Deletions in cox2 mRNA result in loss of splicing and RNA editing and gain of novel RNA editing sites.

Grüttner S, Hopf C, Kumar A, Kempken F - PLoS ONE (2013)

Vectors with different deletions in the cox2 sequence.Set of eight vectors carrying different deletions, either in exon 1, exon 2 or regarding the intron. Color codes are as in Figure 1. Red arrowhead: oligonucleotide FK789, which binds to the 5´ region was used for PCR. Brown arrowhead: oligonucleotide CH2385, which binds to the 5’ region was used for PCR of pCH767 only. Deletions are indicated in size (bp = base pairs) and using dotted lines.
© Copyright Policy
Related In: Results  -  Collection

License
Show All Figures
getmorefigures.php?uid=PMC3852756&req=5

pone-0082067-g004: Vectors with different deletions in the cox2 sequence.Set of eight vectors carrying different deletions, either in exon 1, exon 2 or regarding the intron. Color codes are as in Figure 1. Red arrowhead: oligonucleotide FK789, which binds to the 5´ region was used for PCR. Brown arrowhead: oligonucleotide CH2385, which binds to the 5’ region was used for PCR of pCH767 only. Deletions are indicated in size (bp = base pairs) and using dotted lines.
Mentions: We then generated a larger collection of deletions shown in Figure 4. Care was taken to generate different sized deletions in each exon without removing many editing sites and not causing a frame shift mutation (pCH737 (exon1∆75 bp), pCH765 (exon2∆52 bp), pCH767 (exon2∆66 bp), and pCH768 (exon2∆33 bp)). In addition, we removed the intron from the gene (pCH754). Plasmid pCH753 exhibits the loss of the intron, and due to an unexpected PCR error the loss of one base pair from exon 1, and 13 base pairs from exon 2, thus resulting in a frame shift mutation.

Bottom Line: Mutation of a cytosine residue, which is normally edited and localized directly adjacent to the intron, to thymidine did not result in restoration of splicing, indicating that the loss of splicing was not due to loss of RNA editing.One deletion in exon 2 did not lead to loss of splicing.Instead, most editing sites were found to be edited, only three were not edited.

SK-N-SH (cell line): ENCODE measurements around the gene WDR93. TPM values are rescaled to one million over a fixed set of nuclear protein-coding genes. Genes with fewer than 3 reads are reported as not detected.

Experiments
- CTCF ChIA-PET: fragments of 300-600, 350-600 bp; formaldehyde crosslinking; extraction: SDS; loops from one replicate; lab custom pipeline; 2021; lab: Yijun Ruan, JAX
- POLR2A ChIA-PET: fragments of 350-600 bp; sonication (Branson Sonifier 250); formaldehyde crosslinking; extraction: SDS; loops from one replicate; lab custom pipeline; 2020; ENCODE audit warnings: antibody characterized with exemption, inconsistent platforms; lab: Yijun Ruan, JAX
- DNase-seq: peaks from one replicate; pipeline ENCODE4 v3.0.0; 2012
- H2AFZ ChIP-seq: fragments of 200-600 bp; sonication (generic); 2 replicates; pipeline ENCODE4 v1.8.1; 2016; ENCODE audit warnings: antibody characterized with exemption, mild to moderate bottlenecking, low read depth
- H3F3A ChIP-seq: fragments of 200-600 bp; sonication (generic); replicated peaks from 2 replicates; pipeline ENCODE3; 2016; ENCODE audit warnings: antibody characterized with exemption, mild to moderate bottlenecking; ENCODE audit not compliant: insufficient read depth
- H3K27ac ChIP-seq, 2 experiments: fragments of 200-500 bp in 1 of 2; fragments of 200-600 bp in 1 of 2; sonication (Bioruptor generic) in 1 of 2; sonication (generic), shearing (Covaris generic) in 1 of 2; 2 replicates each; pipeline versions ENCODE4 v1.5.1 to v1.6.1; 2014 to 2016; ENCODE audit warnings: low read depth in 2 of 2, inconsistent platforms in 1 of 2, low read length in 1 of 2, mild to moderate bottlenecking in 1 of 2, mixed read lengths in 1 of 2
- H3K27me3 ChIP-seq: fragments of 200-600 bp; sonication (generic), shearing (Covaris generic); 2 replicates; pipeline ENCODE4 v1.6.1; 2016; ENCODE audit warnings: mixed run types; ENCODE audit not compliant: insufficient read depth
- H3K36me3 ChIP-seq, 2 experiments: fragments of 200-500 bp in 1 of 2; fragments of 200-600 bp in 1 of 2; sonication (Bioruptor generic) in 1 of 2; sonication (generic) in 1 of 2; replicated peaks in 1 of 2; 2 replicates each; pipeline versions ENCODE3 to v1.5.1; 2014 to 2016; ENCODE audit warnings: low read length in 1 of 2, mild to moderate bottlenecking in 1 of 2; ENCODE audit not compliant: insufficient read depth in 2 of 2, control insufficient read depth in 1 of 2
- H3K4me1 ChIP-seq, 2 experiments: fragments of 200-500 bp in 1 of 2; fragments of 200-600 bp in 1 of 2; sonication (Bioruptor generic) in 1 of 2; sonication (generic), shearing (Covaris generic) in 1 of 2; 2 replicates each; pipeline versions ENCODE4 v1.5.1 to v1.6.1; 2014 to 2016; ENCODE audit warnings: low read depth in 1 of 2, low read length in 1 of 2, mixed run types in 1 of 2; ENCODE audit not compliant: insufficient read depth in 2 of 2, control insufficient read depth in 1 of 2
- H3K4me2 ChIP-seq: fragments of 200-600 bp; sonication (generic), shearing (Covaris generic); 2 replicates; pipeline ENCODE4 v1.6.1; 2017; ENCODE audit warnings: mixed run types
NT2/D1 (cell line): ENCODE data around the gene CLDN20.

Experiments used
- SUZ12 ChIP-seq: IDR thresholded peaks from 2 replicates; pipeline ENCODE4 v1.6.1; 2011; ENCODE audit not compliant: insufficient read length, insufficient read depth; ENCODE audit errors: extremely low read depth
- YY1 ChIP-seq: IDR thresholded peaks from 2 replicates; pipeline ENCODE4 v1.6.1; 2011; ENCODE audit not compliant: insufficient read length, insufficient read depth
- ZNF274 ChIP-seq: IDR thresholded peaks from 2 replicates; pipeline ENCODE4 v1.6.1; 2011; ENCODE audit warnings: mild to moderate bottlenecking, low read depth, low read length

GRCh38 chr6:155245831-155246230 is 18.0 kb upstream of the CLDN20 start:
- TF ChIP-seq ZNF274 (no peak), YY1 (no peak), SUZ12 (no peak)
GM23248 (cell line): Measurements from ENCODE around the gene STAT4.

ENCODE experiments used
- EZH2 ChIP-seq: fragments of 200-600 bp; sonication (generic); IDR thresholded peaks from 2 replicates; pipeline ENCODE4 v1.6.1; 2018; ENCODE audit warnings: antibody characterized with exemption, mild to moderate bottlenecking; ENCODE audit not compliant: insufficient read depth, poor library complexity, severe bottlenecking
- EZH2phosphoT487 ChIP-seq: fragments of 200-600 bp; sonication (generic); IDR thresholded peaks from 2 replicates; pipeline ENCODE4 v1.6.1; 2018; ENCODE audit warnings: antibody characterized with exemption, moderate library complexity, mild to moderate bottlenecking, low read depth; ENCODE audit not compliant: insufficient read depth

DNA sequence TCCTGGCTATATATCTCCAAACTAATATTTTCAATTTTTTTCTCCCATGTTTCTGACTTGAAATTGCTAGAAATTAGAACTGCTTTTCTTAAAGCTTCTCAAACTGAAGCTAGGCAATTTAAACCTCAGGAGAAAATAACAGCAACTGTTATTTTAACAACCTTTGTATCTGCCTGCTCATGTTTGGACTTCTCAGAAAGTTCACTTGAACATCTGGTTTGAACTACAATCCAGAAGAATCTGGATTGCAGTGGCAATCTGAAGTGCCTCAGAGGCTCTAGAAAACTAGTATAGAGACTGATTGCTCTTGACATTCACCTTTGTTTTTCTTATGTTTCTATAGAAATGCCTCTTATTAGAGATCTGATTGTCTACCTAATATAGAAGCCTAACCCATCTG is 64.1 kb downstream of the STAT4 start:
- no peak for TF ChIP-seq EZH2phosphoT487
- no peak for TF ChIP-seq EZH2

View Article: PubMed Central - PubMed

Affiliation: Abteilung für Botanische Genetik und Molekularbiologie, Botanisches Institut und Botanischer Garten, Christian-Albrechts-Universität zu Kiel, Kiel, Germany.

ABSTRACT
As previously demonstrated, the maize cox2 RNA is fully edited in cauliflower mitochondria. Use of constructs with a deleted cox2 intron, however, led to a loss of RNA editing at almost all editing sites, with only a few sites still partially edited. Likewise, one deletion in exon 1 and three in exon 2 abolish RNA editing at all cox2 sites analyzed. Furthermore, intron splicing is abolished using these deletions. Mutation of a cytosine residue, which is normally edited and localized directly adjacent to the intron, to thymidine did not result in restoration of splicing, indicating that the loss of splicing was not due to loss of RNA editing. One deletion in exon 2 did not lead to loss of splicing. Instead, most editing sites were found to be edited, only three were not edited. Unexpectedly, we observed additional RNA editing events at new sites. Thus it appears that deletions in the cox2 RNA sequence can have a strong effect on RNA processing, leading to loss of splicing, loss of editing at all sites, or even to a gain of new editing sites. As these effects are not limited to the vicinity of the respective deletions, but appear to be widespread or even affect all editing sites, they may not be explained by the loss of PPR binding sites. Instead, it appears that several parts of the cox2 transcript are required for proper RNA processing. This indicates the roles of the RNA sequence and structural elements in the recognition of the editing sites.

Show MeSH